The Wall Street Journal reports that over half of smart phone applications they tested were transmitting personal information about the phone operators to advertising agencies and other companies without user knowledge or consent.

An examination of 101 popular smartphone “apps”—games and other software applications for iPhone and Android phones—showed that 56 transmitted the phone’s unique device ID to other companies without users’ awareness or consent. Forty-seven apps transmitted the phone’s location in some way. Five sent age, gender and other personal details to outsiders.

This is less than surprising, but still depressing.

Both the Android and iPhone versions of Pandora, a popular music app, sent age, gender, location and phone identifiers to various ad networks. iPhone and Android versions of a game called Paper Toss—players try to throw paper wads into a trash can—each sent the phone’s ID number to at least five ad companies. Grindr, an iPhone app for meeting gay men, sent gender, location and phone ID to three ad companies.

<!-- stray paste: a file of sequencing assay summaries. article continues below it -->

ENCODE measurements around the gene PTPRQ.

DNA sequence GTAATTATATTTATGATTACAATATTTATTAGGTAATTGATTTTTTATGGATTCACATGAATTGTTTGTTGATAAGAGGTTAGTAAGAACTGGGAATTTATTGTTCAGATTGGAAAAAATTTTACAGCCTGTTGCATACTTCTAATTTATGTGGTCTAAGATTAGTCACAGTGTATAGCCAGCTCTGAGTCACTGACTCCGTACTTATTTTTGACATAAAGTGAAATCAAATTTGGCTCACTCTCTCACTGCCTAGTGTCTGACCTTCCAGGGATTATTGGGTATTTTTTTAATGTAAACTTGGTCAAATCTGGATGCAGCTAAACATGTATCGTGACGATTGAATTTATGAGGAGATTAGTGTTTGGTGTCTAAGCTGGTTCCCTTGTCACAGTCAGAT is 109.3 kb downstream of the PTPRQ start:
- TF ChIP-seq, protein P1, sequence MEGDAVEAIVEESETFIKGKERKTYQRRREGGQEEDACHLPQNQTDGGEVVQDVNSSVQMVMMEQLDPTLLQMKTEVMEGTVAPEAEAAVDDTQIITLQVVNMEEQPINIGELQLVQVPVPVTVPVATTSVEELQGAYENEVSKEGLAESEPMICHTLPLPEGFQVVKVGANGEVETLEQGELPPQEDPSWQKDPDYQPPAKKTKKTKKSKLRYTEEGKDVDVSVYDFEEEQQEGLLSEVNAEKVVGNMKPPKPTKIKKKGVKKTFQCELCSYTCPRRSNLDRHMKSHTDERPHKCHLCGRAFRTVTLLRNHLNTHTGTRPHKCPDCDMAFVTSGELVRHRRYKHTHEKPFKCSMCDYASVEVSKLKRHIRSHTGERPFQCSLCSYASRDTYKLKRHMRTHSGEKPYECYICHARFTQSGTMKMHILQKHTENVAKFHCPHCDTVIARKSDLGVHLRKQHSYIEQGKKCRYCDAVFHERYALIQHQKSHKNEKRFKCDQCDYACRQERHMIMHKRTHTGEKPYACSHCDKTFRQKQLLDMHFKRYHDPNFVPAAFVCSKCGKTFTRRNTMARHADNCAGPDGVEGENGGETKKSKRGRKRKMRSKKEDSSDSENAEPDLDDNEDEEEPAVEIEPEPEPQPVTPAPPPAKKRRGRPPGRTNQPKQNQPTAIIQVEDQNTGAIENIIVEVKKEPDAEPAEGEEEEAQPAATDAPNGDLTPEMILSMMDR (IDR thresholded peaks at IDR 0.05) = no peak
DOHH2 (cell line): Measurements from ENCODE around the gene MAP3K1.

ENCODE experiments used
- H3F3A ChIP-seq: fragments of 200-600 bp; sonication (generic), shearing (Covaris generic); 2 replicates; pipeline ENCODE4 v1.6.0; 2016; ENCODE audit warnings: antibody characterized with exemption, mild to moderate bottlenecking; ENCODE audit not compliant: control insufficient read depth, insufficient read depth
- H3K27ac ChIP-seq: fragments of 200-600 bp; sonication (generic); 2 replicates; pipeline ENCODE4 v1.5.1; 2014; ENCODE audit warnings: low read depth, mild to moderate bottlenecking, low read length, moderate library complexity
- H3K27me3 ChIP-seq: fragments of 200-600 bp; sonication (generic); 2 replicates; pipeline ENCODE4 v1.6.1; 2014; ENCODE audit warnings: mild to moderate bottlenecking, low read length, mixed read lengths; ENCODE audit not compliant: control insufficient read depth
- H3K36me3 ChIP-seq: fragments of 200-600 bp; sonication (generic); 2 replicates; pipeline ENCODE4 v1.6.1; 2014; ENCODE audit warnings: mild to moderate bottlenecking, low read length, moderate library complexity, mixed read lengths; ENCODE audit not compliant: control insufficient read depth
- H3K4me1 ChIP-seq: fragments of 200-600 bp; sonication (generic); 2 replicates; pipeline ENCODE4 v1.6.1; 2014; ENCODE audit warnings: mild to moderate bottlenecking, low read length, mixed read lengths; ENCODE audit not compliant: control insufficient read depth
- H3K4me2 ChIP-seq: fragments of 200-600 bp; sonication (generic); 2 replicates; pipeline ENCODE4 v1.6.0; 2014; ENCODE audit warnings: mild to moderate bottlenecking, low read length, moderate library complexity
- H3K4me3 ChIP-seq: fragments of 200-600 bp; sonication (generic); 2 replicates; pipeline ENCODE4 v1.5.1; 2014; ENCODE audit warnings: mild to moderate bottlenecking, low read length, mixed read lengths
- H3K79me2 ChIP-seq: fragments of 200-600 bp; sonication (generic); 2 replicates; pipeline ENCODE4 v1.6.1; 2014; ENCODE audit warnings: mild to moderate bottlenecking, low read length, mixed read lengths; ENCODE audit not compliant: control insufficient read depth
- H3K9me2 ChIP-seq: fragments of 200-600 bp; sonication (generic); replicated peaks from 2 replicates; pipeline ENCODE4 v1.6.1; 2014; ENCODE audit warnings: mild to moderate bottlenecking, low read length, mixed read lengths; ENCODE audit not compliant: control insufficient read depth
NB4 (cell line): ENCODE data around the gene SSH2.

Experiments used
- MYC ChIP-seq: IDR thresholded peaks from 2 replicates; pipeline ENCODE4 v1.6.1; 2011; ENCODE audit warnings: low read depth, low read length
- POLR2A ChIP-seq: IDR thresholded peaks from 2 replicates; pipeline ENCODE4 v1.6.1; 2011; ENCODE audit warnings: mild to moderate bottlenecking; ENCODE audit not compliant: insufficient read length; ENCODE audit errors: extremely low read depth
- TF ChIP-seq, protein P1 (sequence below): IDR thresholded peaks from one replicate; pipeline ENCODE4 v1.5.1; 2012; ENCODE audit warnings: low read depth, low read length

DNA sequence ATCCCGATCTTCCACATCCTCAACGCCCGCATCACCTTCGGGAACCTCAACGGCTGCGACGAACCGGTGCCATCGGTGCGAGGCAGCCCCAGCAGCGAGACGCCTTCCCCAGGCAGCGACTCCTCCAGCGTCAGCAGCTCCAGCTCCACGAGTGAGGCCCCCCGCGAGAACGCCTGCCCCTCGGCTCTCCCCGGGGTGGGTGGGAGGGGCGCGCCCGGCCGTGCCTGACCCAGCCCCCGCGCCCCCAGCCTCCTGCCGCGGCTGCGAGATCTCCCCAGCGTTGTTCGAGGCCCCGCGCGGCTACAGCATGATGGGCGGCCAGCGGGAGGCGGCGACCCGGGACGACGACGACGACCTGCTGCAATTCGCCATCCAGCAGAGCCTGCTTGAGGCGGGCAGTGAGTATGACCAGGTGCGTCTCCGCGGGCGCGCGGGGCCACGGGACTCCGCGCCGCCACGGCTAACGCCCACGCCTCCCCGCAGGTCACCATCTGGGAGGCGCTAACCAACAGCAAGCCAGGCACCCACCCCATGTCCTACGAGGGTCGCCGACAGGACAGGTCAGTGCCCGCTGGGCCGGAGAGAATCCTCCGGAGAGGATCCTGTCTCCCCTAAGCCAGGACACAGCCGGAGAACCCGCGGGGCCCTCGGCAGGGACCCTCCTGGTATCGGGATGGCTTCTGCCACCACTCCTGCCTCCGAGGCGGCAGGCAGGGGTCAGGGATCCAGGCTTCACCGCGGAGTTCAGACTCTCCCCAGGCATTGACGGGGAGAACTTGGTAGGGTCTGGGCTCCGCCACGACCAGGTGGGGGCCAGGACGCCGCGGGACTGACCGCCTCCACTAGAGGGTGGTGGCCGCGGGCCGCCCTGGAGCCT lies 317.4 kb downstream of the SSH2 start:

I’m surprised that Apple would allow this, particularly because its ability to control the apps sold for iPhones should differentiate their apps from Androids–a real marketplace advantage….